Human Rights Campaign Michigan Field Organizer Allison VanKuiken who was one of the organizers of the One Royal Oak Campaign. BTL photo: Crystal Proxmire
ENDA Lobbying Comes to Michigan
By Crystal A. Proxmire
Originally printed 4/3/2014 (Issue 2214 - Between The Lines News)
"We need to live in a country where you can get married on a Friday and not have to worry about being fired on Monday."
The sentiment was shared by Human Rights Campaign Michigan Field Organizer Allison VanKuiken at the ENDA campaign kick-off event March 17 at Affirmations.
ENDA is the Employment Non Discrimination Act that would provide protection for LGBT people against employment discrimination across the country, and HRC is lobbying to make it happen.
The bill has already passed in the U.S. Senate and has more than enough bi-partisan votes to pass in the House. But a procedural rule means that Speaker of the House John Boehner can prevent the matter from coming to the floor for a vote. In this case, VanKuiken said, Republican leadership is scared.
"We're told that they won't take the vote until after the primaries, so it could happen in August or they may even hold it until November," she said. VanKuiken explained that when Republicans come out in favor of any pro-LGBT measures, far-right conservatives come after them with opponents in primary races.
HRC has identified key Republican leaders to lobby, including Michigan's U.S. Rep. Candice Miller, R-Harrison Township. Miller voted for ENDA in 2007 and has also supported other pro-women legislation in the past. HRC is hoping to convince her to help clear the way for a vote. Miller can be reached through her website http://candicemiller.house.gov.
Over 30 people attended the meeting to learn how to get involved in the lobbying effort.
Shannon Salk of Ferndale was among the volunteers. "I think from my perspective everyone deserves the dignity of a job," she said. "It's irresponsible not to pass this in the kind of economy we have. I have a friend who has been impacted by discrimination, so I know how important it is." She said her friend had been harassed at work by a co-worker for being gay, and when they reported it to a manager, the manager fired them both.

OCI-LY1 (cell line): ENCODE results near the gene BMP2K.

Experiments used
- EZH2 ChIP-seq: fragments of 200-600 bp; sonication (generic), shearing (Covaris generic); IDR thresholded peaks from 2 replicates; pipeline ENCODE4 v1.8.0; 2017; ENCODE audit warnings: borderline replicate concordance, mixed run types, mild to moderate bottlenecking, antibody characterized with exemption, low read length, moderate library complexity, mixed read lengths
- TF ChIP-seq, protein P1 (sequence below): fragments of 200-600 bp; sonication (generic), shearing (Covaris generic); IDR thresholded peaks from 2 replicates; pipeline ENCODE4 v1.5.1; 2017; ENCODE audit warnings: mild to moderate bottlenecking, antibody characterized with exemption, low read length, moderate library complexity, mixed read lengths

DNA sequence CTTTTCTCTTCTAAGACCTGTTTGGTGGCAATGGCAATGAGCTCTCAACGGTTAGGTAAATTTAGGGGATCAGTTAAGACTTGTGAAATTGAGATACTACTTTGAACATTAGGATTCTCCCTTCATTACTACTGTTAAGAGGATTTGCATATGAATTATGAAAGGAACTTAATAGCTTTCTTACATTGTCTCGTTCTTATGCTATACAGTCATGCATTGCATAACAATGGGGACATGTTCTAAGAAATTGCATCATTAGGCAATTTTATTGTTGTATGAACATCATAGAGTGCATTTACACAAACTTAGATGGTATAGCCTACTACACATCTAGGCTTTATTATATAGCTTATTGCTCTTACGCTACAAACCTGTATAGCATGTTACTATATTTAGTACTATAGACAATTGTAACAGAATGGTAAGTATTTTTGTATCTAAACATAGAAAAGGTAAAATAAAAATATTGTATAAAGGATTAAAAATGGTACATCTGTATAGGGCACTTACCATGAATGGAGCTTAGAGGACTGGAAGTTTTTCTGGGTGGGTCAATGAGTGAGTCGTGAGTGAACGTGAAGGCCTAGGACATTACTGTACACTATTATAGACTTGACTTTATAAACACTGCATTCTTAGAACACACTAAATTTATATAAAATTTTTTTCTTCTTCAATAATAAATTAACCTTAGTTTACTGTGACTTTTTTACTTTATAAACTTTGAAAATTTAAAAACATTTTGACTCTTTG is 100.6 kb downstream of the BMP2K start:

The fight for employment protection is happening at federal, state and local levels. ENDA would mean everyone in the United States would have protection.
At the state level there is a push to amend the Elliott-Larsen Civil Rights Act to include sexual orientation and gender identity by the Unity Michigan coalition. The current law protects people on the basis of religion, race, color, national origin, age, sex, height, weight and marital status. Elliott-Larsen includes not only employment discrimination protections, but also housing and public accommodations protections.
Historically Republican leadership in Michigan has not been inclined to amend Elliott-Larsen to include sexual orientation and gender identity. Individual communities have enacted local human rights ordinances to try and provide some protections. Thirty-two cities and townships across Michigan have local nondiscrimination ordinances, including Detroit, Lansing, Ann Arbor, Ferndale, Royal Oak, and Muskegon as of Feb. 25.
VanKuiken was one of the organizers of the One Royal Oak Campaign which got a local human rights ordinance passed in the city just last year. After her work on that successful campaign, HRC offered her a job leading the lobbying effort in Michigan to help pass ENDA.
The work involves coordinating volunteers to work phone banks out of Affirmations. They will call HRC members in Miller's District to ask them if they would contact Miller urging her to support ENDA. "We want to show Candice Miller that people who live in her district want this," VanKuiken said. "It's the easiest phone banking we've done because we're calling HRC members who we already know support our work. But we still need to make thousands of calls."
Lobbying efforts also include identifying pro-equality corporations asking them to express their support, showing support within Miller's constituency, and building up grassroots awareness of the issue.
"There is a tremendous amount of support for this in the GOP. They have family and friends that are gay. Most support it but they have 30 percent of them that are a vocal minority that they don't know how to deal with," VanKuiken said.
For more information on the fight for ENDA, visit
To learn more about Unity Michigan visit
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